Using Couples Mediation to Resolve Conflicts

May 3, 2019    Blog

Marriage is a long and difficult road at times. Every couple faces trials at some point that will test their relationship. The reason almost 50% of marriages end in divorce is that, at some point, the couple cannot come to an understanding with each other. In fact, in America, there is one divorce approximately every 36 seconds. That’s nearly 2,400 divorces per day, 16,800 divorces per week and 876,000 divorces a year. That is a lot of cases that can often be resolved using couples mediation.

Also known as divorce mediation, couples mediation is when you hire a neutral third party, called a mediator, to meet with you in an effort to discuss and resolve the issues in your marriage. The process sees the mediator serve as a facilitator to help you and your spouse figure out what’s best.

There are quite a few incentives to mediate your divorce rather than settle it in the courts. Mediation is much less expensive than a court trial or a series of hearings and most cases end in a settlement of all of the issues in your divorce. It is strictly confidential and allows you to arrive at a resolution based on your own ideas of what is fair in your situation, not what the courts decide is fair. Deciding the divorce separation and property agreements in couples mediation give both parties an equal amount of player.

The best way to ensure mediating a divorce goes successfully, both sides need to come in with open minds and a willingness to listen to each other. Do not let any bad feelings you might have towards your spouse get in the way of coming to terms on your divorce.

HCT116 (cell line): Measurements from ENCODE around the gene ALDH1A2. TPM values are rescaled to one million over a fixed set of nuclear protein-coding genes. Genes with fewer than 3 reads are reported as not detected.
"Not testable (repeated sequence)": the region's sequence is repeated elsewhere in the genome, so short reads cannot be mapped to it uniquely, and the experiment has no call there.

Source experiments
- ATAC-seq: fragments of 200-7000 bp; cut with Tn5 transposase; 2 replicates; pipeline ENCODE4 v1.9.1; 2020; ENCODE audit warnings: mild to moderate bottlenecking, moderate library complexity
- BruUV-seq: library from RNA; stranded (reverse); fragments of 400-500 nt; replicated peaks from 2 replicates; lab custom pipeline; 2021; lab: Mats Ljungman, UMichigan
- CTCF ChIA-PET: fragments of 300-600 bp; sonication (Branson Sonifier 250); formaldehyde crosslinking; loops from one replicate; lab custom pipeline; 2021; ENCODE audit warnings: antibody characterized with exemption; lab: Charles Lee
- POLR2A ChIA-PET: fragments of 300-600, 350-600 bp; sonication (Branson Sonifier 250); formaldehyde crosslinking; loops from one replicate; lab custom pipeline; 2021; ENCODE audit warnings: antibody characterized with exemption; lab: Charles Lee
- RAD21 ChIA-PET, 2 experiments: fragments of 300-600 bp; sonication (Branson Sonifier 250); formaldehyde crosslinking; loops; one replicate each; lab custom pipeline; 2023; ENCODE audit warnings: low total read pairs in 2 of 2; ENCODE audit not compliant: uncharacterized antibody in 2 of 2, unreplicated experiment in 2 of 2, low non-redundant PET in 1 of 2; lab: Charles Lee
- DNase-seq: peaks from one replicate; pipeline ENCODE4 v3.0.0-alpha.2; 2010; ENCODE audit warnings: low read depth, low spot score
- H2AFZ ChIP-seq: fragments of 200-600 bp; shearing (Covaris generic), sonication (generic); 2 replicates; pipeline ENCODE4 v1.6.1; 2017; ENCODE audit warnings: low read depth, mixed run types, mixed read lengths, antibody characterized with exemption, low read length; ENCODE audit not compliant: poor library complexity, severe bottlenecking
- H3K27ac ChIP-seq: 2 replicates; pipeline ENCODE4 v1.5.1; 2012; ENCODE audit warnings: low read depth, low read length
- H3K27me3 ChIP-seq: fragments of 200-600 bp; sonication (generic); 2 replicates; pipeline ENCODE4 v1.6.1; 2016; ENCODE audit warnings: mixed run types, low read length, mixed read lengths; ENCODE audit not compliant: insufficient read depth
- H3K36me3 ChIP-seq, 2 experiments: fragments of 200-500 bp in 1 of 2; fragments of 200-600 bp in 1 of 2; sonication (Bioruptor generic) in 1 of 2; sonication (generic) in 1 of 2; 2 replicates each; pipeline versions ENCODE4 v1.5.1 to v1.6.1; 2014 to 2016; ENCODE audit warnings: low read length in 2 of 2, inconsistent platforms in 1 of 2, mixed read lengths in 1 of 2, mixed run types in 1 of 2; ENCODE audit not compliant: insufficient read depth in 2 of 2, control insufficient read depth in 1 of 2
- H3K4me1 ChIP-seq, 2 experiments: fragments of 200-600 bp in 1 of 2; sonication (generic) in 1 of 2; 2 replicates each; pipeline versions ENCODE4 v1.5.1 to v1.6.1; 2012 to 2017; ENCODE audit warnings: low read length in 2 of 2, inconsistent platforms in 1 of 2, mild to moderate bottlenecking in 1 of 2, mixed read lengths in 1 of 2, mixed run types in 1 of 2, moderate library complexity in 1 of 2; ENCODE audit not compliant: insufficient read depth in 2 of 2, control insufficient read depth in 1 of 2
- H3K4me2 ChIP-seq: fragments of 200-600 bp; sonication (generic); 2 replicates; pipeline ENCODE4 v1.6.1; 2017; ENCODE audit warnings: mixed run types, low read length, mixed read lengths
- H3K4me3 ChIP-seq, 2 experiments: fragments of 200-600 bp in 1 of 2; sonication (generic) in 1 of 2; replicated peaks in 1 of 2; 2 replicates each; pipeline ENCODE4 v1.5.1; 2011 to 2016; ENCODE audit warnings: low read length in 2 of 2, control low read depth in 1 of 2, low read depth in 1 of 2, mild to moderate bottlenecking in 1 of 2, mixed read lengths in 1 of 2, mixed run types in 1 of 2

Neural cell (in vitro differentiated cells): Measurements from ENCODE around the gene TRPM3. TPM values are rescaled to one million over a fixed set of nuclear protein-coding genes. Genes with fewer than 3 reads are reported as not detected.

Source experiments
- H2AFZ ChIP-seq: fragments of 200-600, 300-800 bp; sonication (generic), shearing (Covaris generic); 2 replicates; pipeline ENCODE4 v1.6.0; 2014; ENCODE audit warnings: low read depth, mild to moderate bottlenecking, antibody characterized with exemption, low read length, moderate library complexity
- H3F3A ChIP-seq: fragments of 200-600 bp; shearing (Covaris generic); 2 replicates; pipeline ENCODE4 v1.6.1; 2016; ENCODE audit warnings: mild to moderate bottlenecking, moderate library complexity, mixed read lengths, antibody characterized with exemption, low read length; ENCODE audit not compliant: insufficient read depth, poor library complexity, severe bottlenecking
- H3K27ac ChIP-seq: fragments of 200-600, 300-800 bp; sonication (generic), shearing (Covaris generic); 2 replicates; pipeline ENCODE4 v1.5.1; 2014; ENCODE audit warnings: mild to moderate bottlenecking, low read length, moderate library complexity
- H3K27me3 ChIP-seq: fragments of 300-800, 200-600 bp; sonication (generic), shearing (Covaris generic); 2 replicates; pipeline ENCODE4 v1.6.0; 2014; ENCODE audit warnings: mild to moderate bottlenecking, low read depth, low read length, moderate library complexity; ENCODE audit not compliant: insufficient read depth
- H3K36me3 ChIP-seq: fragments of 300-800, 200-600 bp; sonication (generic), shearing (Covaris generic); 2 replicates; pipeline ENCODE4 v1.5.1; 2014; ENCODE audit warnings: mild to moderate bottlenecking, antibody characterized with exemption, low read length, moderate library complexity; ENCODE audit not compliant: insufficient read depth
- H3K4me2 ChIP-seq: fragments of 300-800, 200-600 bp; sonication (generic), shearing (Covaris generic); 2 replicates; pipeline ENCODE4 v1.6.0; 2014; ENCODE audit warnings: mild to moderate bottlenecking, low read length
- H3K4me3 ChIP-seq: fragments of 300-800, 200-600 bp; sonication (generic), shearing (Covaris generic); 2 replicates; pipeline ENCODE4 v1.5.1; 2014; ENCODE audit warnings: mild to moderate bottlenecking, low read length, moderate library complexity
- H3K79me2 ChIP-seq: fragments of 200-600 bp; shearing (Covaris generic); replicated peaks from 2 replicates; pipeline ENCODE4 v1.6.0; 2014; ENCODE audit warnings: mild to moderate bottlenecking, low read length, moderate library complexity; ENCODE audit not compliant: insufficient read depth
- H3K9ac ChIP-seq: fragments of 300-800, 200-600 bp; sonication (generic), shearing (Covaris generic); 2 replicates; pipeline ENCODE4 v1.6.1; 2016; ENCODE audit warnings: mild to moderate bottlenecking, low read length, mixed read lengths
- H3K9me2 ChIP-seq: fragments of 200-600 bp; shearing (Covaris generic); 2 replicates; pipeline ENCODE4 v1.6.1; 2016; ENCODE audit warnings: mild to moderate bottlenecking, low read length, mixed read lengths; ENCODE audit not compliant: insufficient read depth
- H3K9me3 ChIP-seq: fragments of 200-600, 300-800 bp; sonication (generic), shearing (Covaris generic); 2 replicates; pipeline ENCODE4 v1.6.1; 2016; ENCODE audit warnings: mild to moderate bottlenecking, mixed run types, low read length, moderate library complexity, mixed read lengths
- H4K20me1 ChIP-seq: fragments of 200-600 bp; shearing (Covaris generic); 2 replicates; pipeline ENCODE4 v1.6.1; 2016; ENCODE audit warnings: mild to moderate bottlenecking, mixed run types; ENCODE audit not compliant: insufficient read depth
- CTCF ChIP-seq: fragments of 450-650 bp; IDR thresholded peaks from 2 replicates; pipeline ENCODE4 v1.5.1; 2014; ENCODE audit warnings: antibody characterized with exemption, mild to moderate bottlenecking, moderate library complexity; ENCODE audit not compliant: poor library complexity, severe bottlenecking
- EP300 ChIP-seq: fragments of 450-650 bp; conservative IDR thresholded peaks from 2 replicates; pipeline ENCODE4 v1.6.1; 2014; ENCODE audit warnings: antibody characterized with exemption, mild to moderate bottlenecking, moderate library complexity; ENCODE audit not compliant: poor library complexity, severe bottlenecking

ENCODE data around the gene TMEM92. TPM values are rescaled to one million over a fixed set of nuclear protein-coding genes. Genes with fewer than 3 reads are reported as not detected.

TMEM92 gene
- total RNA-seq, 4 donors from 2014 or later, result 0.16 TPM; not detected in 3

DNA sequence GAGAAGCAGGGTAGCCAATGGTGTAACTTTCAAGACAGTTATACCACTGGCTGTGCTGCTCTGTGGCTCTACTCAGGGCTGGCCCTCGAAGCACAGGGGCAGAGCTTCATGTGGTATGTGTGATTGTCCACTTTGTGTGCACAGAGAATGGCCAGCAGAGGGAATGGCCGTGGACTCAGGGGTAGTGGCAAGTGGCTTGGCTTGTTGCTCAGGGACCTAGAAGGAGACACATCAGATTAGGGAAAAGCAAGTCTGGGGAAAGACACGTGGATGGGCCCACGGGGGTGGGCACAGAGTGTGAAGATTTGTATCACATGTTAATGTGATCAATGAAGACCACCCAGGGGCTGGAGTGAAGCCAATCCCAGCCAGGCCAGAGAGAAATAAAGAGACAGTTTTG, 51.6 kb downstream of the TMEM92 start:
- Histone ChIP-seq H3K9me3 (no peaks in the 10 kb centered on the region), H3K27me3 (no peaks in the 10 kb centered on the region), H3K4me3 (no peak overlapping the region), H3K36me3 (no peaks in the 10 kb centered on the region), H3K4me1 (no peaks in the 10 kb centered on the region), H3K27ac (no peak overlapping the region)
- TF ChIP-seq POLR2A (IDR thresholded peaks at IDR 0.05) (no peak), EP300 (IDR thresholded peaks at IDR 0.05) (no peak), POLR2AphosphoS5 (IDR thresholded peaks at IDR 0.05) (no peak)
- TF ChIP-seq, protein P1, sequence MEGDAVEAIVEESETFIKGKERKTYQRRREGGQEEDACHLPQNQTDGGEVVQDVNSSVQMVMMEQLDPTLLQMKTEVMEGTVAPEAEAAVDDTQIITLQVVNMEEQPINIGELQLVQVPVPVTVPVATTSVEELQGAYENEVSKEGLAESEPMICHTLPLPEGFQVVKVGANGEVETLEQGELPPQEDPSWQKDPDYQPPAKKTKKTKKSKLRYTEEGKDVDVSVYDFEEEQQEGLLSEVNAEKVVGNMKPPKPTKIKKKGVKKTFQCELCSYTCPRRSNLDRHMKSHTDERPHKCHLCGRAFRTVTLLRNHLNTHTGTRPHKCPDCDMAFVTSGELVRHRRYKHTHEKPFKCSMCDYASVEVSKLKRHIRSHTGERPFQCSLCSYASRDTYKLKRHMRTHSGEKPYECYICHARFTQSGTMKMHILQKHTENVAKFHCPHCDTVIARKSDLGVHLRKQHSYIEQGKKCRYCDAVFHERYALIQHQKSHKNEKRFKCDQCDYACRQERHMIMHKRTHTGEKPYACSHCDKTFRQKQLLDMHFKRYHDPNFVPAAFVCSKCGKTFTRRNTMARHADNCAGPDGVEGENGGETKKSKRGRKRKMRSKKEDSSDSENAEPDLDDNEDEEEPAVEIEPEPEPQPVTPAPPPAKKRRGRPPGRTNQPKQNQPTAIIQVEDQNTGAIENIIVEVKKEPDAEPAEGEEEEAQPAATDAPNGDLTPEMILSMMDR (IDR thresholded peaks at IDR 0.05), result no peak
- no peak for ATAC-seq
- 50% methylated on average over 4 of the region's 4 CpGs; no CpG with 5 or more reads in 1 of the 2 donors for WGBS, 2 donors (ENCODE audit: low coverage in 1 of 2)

When a couples mediation case is started, it often begins with a conversation with the mediator or an assistant to provide background information about your marriage and any issues lying between the two of you. During this time is also a good time for the mediator to decide if the meetings should be held all in the same room as each other or separately to get your views or positions in private. The goal of the mediator is to make the situation as comfortable for both parties as possible.

Next, both sides need to establish where they agree and where some work needs to be done to get to an agreement on your couples mediation. When you have a sense of what needs to be accomplished, you, your spouse, and the mediator will plan how you’re going to accomplish it.

When it is time to begin negotiations, it might be best to solve the easier disputes before getting into the tougher issues. If you and your spouse can start out the mediation process making progress on issues the two of you can easily compromise on, it will lay the groundwork for more civil conversation towards the more heated topics. During this time, the mediator will help you to stay on track and brainstorm options, express your opinions, positions, and what’s important to you, and will help you listen to each other in ways that will make a resolution more likely.

Once all the negotiations have been finalized and a solution set in place, one of your attorneys will write an agreement, a parenting schedule, or parenting plan. The agreement will be included with your divorce papers and the courts can enforce them if one of you doesn’t go through what was agreed on.

Couples mediation can be a much better way to solve your divorce settlements than with the courts. If both sides can decide to be civil and open-minded to communicating, it will make the process much easier and less stressful on both parties.